Bone Density Testing

Osteoporosis causes bones to become brittle and vulnerable to fractures. This relatively common condition often has no symptoms in the early stages — but it can be diagnosed quickly and painlessly with a bone density test. Now it’s possible to get this specialized X-ray imaging test right in the doctor’s office rather than a hospital. On-premises bone density testing allows doctors to quickly get results and develop a treatment plan — and saves patients the time and stress of a hospital visit.

Bone Density Test and Osteoporosis

Osteoporosis is a condition in which bones lose their density and become progressively weaker and more fragile, so that they can break with even mild stresses such as coughing. Fractures caused by osteoporosis usually occur in the hip, the spine or the wrist and can cause permanent disability.

Osteoporosis can affect both men and women, particularly those over 50 — and postmenopausal women are considered to be at the greatest risk. That’s because low levels of hormones such as estrogen and testosterone are associated with a risk of developing osteoporosis, and after menopause, the body’s supply of those hormones drops significantly. But low hormone levels can also raise the risk for men.

Medications can also contribute to developing osteoporosis. Long-term use of steroids such as cortisone can raise the risk, and so can some chemotherapy drugs. Other risk factors include low blood levels of vitamin D and/or the mineral calcium as well as lifestyle choices such as lack of exercise, smoking and excessive alcohol consumption.

Osteoporosis may have no symptoms in its earliest stages, but as it progresses, symptoms such as muscle cramping; aching in the hips, legs or spine; and a noticeable loss of height can appear. Osteoporosis can be treated with a variety of medications aimed at reducing further bone loss. Lifestyle and diet modifications such as quitting smoking, regular weight-bearing exercise, and taking supplemental calcium and vitamin D are also important.

Options for Bone Density Testing

A variety of tests have been developed to screen for bone density in order to spot problems early and start treatment before symptoms progress. Some kinds of tests, called peripheral bone density tests, can be performed just about anywhere, such as a pharmacy or a community health fair. Peripheral bone density screenings don’t always accurately diagnose osteoporosis, but they can help identify people who might benefit from a full bone density test.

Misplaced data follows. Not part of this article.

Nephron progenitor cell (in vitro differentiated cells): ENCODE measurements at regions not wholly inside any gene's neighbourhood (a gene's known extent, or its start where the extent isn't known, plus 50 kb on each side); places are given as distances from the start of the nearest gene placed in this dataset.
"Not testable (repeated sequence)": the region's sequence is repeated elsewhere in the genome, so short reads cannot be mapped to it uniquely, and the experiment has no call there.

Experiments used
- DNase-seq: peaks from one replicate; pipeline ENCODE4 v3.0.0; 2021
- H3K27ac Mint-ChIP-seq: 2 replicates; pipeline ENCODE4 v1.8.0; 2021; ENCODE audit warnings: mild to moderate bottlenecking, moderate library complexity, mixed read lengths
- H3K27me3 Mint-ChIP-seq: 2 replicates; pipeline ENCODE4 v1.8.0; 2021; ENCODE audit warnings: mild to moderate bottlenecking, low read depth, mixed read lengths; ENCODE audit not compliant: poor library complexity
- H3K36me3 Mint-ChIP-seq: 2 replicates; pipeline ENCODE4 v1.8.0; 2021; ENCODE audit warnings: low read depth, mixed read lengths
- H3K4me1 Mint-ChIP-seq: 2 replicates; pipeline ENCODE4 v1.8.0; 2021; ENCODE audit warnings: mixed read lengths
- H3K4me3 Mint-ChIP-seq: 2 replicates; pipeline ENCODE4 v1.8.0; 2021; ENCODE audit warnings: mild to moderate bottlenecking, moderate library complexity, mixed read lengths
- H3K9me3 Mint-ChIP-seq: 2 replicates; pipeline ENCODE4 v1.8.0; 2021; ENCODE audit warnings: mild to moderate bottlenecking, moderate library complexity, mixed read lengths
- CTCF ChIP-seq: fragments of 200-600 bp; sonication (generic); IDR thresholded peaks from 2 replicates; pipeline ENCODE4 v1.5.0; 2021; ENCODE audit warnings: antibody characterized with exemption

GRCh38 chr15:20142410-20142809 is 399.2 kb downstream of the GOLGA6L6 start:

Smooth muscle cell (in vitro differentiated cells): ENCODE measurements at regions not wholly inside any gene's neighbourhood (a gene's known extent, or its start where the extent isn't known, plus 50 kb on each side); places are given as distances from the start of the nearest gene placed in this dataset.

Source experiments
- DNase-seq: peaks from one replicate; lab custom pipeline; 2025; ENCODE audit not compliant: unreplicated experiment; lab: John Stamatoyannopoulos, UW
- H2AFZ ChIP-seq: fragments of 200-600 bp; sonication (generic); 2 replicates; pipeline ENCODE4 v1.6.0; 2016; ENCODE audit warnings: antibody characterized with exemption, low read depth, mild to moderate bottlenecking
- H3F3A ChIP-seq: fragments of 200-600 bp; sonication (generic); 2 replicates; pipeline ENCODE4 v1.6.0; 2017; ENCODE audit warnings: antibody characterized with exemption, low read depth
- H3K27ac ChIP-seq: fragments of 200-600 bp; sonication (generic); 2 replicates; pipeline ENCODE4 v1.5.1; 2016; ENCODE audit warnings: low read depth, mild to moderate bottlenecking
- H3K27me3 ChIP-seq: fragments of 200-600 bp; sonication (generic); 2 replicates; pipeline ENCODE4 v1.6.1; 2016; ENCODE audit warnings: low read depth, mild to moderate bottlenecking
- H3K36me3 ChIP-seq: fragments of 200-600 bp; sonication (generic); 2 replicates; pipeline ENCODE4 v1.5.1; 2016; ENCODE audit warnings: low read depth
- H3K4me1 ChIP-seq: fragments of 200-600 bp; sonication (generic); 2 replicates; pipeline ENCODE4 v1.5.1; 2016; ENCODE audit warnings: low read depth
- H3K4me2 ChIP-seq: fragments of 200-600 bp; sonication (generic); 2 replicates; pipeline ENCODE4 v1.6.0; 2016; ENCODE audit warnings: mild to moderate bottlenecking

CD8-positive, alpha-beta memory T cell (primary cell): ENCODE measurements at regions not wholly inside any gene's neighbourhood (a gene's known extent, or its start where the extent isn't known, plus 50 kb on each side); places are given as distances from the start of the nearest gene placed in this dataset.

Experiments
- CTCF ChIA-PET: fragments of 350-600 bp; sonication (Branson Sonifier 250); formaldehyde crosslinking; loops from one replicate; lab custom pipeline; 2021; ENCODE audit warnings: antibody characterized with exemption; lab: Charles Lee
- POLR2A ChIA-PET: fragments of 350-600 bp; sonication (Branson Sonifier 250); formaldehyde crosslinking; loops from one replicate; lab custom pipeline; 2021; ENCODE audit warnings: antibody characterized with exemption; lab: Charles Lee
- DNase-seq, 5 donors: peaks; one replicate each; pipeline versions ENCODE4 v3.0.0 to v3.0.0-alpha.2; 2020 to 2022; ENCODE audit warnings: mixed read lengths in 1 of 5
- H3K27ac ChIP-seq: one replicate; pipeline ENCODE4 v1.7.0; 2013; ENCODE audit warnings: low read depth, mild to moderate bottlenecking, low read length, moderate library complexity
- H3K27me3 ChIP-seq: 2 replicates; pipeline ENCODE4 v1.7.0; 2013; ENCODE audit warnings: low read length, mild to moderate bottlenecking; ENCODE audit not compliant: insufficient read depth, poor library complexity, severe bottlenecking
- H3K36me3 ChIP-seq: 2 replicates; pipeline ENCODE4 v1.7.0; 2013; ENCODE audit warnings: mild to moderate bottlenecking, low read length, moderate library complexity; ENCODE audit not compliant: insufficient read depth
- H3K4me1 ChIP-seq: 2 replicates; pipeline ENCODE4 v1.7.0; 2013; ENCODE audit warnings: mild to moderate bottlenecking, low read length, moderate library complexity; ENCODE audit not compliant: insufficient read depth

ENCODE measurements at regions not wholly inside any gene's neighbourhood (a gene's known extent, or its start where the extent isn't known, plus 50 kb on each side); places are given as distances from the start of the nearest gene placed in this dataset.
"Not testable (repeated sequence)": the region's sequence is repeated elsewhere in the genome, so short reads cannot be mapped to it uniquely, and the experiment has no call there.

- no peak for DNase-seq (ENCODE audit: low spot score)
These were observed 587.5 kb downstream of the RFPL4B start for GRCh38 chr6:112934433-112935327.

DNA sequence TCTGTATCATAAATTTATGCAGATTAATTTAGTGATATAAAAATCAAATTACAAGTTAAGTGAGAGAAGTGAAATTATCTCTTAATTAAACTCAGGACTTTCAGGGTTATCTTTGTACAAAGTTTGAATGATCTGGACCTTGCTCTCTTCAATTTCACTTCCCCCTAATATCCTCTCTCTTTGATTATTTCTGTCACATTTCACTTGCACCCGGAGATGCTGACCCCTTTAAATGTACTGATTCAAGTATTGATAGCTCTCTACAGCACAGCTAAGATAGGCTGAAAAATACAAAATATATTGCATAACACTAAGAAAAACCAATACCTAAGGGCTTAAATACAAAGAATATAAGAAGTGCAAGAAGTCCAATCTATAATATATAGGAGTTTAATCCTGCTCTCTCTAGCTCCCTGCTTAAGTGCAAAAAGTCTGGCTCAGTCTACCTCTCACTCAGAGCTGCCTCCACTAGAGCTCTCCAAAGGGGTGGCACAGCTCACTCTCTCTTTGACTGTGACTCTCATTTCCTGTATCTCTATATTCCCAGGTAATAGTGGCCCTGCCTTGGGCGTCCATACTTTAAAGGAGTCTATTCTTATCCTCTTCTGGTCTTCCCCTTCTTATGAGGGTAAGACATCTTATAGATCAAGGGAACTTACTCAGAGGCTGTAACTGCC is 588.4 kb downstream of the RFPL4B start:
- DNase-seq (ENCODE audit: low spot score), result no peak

Bone density testing is done using dual-energy X-ray absorptiometry, or DXA, a sophisticated kind of X-ray technology that measures the amount of calcium and other bone-supporting minerals in sections of bone in the hip, spine or forearm.

T-Scores and Z-Scores Help With Diagnosis

The results of a bone density test are expressed as the T-score, which describes a person’s bone density measurement against the standard of a healthy 30-year-old. A T-score of -1.0 or higher is in the “normal” range for bone density. A score between -1.0 and -2.5 indicates a condition called osteopenia, or lower than normal bone density, and scores below -2.5 indicate a diagnosis of osteoporosis.

Doctors may also use other tools, such as fracture risk assessments and the Z-score, to help develop a treatment plan. The Z-score measures a person’s bone density against the “norm” for their age and body size, rather than a hypothetical 30-year-old. This measure may be misleading, though, because many older adults can have low bone mineral density compared to a healthy person of a much younger age.

A full bone density scan typically takes around 15 minutes. When DXA technology is available right in the office, it’s possible to perform the test within the framework of a regular office visit. At Yaffe Ruden & Associates, we’ll have your test results in hand immediately, so that we can begin working with you right away on a treatment plan that’s best for you.

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